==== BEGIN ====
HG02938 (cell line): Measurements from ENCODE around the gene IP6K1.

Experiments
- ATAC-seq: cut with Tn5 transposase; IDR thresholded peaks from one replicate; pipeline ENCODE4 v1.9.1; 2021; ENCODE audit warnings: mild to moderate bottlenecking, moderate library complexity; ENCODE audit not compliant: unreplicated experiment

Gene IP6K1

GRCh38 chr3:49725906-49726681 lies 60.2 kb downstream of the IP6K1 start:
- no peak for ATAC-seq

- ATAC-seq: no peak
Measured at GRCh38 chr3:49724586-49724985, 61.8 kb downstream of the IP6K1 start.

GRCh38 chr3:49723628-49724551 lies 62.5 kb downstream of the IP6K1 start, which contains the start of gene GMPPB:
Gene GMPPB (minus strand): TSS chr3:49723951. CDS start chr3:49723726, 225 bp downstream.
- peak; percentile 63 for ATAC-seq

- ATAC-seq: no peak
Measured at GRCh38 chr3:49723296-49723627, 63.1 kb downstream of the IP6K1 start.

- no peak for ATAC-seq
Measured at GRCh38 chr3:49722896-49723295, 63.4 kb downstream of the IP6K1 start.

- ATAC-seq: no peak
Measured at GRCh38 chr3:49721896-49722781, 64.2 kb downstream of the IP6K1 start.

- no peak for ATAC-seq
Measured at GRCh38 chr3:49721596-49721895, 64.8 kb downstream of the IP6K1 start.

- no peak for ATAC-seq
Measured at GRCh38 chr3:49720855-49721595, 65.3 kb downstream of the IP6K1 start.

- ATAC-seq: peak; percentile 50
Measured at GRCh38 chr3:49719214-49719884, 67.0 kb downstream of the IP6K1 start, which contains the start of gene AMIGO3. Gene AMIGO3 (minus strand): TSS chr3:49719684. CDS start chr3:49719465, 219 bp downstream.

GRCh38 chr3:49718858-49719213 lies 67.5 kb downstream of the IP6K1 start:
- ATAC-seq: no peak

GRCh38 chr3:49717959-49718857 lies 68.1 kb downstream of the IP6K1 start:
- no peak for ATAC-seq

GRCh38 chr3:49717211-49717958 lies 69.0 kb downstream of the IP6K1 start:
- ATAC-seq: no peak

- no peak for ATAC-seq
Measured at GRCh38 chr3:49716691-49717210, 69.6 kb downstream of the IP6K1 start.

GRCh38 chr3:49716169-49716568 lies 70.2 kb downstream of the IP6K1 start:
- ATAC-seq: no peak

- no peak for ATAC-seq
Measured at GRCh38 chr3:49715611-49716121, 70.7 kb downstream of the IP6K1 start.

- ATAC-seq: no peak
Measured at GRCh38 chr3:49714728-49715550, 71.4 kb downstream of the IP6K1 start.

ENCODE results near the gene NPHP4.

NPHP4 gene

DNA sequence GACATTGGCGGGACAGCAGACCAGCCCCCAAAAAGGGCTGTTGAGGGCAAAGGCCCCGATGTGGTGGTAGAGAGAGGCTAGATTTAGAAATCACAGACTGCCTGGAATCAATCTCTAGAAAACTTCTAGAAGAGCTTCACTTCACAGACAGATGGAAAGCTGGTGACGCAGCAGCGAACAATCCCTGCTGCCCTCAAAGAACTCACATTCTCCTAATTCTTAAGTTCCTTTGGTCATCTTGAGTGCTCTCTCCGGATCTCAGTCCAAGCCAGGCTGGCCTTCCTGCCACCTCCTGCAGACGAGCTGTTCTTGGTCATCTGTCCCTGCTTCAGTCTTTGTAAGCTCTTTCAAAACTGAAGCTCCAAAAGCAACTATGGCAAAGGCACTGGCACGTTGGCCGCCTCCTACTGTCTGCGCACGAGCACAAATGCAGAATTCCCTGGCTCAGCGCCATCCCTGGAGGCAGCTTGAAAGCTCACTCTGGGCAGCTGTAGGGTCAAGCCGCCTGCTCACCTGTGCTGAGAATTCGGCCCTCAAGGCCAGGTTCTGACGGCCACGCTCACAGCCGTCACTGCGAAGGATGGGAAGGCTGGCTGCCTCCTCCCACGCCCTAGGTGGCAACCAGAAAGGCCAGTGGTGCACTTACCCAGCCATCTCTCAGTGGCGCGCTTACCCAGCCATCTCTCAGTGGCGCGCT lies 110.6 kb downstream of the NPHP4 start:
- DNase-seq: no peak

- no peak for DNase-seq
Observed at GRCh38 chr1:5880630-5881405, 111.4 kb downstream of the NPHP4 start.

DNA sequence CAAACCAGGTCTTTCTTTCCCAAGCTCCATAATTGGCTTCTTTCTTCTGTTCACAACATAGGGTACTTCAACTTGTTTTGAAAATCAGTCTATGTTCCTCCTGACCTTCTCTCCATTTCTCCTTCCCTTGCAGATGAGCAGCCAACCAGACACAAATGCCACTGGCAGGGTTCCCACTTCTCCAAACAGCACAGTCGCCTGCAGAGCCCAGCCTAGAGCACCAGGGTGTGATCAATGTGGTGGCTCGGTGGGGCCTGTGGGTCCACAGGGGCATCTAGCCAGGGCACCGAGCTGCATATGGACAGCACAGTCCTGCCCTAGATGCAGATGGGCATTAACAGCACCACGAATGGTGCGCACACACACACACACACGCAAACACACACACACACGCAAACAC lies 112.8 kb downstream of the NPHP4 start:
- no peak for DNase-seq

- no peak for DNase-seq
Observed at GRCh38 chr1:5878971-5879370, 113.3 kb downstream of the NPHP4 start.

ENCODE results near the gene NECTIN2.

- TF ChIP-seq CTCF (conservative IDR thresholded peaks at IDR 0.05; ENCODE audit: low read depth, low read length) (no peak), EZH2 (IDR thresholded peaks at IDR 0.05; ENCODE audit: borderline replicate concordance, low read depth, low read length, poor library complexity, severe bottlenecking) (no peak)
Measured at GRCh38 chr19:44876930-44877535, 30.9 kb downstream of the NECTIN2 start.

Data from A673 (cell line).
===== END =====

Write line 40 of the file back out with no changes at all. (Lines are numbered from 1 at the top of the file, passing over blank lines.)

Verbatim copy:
DNA sequence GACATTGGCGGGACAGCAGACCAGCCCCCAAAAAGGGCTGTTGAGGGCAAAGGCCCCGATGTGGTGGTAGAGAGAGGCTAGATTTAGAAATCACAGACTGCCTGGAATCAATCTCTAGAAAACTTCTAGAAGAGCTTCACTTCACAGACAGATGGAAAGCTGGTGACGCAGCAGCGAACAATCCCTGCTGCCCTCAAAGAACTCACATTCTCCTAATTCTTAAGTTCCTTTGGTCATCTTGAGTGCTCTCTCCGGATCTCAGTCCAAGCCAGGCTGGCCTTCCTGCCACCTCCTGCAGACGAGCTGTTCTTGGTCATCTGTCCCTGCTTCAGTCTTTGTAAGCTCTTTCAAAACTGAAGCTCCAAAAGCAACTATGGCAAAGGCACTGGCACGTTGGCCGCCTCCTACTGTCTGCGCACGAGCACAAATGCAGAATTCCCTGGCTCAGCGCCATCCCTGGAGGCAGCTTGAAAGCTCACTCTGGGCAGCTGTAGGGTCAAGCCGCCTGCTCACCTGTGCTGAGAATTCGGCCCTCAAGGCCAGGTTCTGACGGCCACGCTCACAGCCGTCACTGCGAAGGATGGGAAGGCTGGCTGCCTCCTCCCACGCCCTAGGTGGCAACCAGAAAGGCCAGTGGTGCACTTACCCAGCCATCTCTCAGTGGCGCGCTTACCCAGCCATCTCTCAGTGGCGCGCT lies 110.6 kb downstream of the NPHP4 start: